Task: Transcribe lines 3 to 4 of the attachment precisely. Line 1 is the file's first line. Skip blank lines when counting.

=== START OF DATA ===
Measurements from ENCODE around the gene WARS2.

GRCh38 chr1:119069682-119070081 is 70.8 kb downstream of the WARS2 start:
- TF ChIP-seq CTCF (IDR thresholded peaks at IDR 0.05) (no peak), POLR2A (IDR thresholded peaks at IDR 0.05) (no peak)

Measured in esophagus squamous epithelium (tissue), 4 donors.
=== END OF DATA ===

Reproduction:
- TF ChIP-seq CTCF (IDR thresholded peaks at IDR 0.05) (no peak), POLR2A (IDR thresholded peaks at IDR 0.05) (no peak)

Measured in esophagus squamous epithelium (tissue), 4 donors.